At first he took no notice of her, but she was patient.
In time he turned to her, borrowed pen or paper,
He’d say “thanks” and smile, two dimples forming.
She’d smile back, silent, and then look away, not coy; just
Genuinely shy and self-effacing, sure he thinks her odd,
Not knowing his gaze remains on her.

For his part, Toby found himself drawn to this quiet girl.
Unlike so many others, who always talked, always preened.
Charlene was different, reserved and well behaved.
He began to think there was something special here,
Despite his usual attraction to dark, exotic types,
He found Charlene comfortable, enjoyed their talks.

And then the kiss behind the bleachers, and then more,
Two souls united, life’s companion found at last.
They knew they would always remain together,
Make a family, children around the house crying, laughing,
Toys scattered in every room; and
So it was, has been, will remain.

Toby’s 4th fighter wing flies from the carrier Odyssey,
Based near Turkey, Mid-east duty its mission.
Daily flights into Iraq are the new routine, high
Altitude flight first, then low attack to fire missiles,
Batter Saddam’s Republican Guard, who
Prepare for General Tommy Frank’s Marines.

Until the order comes, Toby stays in holding pattern,
Sipping Air Force lemonade from his helmet straw.
Two hour’s fuel left, steady at three-quarters full,
Massive Pratt and Whitney engines gulp high-octane
Belching out hot wind at 200,000 pounds of thrust.
Six Hellfire missiles sit under wing, silent but deadly.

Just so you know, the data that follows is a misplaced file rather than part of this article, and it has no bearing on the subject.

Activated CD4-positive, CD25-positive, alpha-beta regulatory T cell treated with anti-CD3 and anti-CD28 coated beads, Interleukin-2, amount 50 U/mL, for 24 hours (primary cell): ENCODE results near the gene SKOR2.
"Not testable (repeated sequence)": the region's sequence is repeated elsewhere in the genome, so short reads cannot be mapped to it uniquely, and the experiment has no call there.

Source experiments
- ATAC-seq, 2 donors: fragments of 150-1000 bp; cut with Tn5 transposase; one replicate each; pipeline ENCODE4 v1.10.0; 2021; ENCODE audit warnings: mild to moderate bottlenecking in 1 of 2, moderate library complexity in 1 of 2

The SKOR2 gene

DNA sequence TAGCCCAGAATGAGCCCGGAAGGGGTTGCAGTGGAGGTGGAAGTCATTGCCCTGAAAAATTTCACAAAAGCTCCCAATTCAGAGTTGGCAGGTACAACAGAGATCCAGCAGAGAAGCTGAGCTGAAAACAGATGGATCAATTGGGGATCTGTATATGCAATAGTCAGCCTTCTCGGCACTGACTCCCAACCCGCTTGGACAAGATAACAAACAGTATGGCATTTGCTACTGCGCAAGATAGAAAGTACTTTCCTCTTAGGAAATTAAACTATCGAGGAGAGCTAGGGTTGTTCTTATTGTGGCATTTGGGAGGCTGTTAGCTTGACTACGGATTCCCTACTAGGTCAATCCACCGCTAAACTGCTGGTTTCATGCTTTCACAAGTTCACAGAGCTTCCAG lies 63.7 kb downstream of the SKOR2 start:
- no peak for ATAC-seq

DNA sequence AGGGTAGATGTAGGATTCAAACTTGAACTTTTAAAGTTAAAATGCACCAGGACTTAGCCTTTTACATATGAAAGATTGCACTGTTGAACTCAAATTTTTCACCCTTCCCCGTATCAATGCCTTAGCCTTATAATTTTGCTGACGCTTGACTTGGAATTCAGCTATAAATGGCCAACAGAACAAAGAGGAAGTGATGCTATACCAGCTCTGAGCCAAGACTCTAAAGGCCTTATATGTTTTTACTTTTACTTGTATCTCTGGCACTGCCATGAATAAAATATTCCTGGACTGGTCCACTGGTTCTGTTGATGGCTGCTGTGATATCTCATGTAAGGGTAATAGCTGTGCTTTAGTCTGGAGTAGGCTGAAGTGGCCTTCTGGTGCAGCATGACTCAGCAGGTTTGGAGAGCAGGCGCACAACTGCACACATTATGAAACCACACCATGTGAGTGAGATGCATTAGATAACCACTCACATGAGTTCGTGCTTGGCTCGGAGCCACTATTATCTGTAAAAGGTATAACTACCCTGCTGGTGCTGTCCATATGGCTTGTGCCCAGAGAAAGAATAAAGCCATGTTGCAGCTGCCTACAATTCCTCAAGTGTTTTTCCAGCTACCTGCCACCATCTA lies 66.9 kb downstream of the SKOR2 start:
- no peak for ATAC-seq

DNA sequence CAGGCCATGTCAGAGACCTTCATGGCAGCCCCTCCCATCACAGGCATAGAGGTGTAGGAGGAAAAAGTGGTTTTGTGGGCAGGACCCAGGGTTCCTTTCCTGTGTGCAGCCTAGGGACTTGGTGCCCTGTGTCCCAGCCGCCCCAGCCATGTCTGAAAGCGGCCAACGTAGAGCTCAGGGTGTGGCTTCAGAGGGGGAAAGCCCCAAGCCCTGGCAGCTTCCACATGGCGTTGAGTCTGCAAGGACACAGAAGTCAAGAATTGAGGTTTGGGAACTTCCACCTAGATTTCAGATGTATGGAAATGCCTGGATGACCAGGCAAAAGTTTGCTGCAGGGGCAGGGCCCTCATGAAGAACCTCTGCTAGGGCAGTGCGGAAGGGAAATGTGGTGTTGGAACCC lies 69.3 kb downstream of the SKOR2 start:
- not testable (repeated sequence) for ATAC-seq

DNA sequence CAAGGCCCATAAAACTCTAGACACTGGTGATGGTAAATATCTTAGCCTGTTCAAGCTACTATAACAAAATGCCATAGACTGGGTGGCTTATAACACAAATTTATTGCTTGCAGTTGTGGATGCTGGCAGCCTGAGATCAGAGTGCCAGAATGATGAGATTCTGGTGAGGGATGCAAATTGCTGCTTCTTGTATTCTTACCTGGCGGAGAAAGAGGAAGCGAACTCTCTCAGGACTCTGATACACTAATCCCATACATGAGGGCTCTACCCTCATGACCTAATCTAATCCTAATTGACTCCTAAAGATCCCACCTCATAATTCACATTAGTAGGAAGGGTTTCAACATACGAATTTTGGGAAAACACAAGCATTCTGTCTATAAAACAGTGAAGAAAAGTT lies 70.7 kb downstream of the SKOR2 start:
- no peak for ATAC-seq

On the ground, just yards from dug-in Iraqi troops,
Samir Aljub, his wife Ansara and two daughters sit
Huddled together in their mud brick home, eating
Rice, dried meat, tea and sugar cookies, almost
The last of their provisions stored before the war. They
Sit by a lone candle, afraid more light will attract notice.

Samir works by day, hauling sacks of flour,
All types, not just wheat, but lentil, chickpea, too.
The work is hard, but steady, except for the dust
Which fills his nose and makes him cough at night.
He enjoys his friends, his boss is a kind man,
He makes enough to feed and clothe his family.

No lover of Saddam, Samir is not political.
His wife Ansara stays at home, tends to the girls,
Prepares meals, cleans house, washes clothes.
Tuesdays, she meets with friends for tea and cookies,
The older children looking after the younger while
The women chatter, gossip, trade stories and laugh.

Samir and Ansara’s fathers, bricklayers, worked together,
Thought their two children would be well matched,
Samir’s willingness to work, Ansara’s devotion to home.
Married at 16, they settled down in Hilla on the Tigris,
Held off on having children till 25, then money saved
They had two girls, Samir’s pride and joy.